October 27, 2011 @ 9:06 pm
As a marvelous coincidence, yesterday the Daily Show did an entire episode on the process and pitfalls of science and science communication the exact same week we're working through those issues in my Analytical Reasoning class.
They were focusing on ClimateGate, where climate scientists may have fudged some data, the day before NPR reported a story on the Texas state government censoring a report on the state of Galveston Bay.
Both sides are so "gotcha." So resistant to evidence. Jon quoted a study saying that acceptance of global warming has actually declined in the past two years. Reminds me of an exercise I do with my students. I ask them (via their clickers) if they are better than average drivers. On this particular day, 84% claimed to be above average. They laughed, of course, when I showed the graph, recognizing the impossibility, but it didn't change their individual opinions. And when I showed them evidence that people their age cause twice as many accidents as other age groups, and asked the question again, 87% said "I'm still above average"!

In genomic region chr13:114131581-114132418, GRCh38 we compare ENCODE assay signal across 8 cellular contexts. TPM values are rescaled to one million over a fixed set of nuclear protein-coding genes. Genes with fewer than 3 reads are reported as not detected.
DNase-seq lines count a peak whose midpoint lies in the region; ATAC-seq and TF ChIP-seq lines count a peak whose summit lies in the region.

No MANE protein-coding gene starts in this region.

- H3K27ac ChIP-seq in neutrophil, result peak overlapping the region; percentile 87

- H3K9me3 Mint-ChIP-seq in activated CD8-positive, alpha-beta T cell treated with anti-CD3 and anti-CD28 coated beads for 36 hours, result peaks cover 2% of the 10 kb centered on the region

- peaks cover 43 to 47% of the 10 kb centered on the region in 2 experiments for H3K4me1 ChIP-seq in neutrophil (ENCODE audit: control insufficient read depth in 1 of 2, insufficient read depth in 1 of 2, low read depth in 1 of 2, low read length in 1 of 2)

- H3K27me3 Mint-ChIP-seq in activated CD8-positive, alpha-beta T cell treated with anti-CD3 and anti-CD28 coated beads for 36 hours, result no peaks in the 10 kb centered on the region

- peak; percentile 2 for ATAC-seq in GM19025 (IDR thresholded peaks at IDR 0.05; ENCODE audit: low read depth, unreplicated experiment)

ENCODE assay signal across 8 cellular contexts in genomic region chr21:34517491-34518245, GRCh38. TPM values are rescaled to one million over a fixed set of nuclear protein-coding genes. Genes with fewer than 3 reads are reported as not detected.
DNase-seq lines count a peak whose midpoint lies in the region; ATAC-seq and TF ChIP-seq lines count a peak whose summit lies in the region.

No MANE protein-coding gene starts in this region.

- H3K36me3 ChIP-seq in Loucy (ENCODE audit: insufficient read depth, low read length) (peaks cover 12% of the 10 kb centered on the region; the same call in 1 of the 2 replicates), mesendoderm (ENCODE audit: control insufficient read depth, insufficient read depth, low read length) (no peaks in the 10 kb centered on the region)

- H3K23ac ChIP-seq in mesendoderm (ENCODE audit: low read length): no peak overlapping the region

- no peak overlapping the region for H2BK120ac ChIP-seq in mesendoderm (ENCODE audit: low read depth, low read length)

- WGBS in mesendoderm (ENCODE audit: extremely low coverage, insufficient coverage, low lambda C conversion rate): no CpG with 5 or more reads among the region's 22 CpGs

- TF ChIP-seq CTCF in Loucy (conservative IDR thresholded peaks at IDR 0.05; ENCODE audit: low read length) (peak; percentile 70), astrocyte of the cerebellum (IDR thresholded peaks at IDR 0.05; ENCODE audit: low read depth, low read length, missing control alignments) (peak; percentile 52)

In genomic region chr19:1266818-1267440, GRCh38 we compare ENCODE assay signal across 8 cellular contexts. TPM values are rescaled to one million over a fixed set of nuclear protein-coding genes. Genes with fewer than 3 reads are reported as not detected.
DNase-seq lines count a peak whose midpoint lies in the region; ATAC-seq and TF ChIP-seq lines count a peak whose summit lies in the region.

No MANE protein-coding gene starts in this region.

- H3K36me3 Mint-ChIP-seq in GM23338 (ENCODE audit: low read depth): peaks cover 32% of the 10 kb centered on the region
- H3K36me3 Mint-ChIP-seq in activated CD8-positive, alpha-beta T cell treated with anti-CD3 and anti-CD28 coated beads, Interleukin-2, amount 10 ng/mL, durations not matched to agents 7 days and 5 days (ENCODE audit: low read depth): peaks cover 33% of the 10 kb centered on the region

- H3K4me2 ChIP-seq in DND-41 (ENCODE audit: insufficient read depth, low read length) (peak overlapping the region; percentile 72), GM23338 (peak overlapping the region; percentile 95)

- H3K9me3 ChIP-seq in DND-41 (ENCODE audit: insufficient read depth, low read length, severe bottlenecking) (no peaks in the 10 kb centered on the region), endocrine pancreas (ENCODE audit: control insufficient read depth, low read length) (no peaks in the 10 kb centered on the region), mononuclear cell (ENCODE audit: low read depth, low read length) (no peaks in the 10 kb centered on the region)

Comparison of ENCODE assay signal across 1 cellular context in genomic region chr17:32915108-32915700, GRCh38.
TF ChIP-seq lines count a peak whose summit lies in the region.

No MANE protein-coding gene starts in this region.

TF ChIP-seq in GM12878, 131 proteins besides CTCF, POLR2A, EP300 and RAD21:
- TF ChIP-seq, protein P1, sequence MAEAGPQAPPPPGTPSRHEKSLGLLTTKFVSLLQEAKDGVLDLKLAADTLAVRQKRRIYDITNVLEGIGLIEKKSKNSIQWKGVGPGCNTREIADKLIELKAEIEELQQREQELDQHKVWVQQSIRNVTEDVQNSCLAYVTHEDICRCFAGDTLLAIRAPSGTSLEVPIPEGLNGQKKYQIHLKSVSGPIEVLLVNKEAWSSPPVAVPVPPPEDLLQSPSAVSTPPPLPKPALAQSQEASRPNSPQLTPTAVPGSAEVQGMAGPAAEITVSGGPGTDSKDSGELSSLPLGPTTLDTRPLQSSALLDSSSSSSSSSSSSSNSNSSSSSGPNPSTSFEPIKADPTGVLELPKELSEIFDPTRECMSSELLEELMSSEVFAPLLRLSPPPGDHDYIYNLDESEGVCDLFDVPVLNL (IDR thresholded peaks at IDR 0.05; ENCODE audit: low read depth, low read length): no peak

What this implies is that at some point in the past, sounding right to your neighbors was more likely to keep you alive than actually being right. Hugo Mercier gave a seminar at SUNY Binghamton's Evos Seminar series about this idea. Stephen Colbert calls it "truthiness," but he didn't invent it (the concept--he did invent the word, and received the credit for it from Merriam-Webster and the American Dialect Society, whatever that is). For it to be so deeply wired in human responses, it probably wasn't a point, but a long period of time. We may still be in it.
We'll hit on these issues more tomorrow on the podcast, during the last bit of our conversation with Barbara Oakley.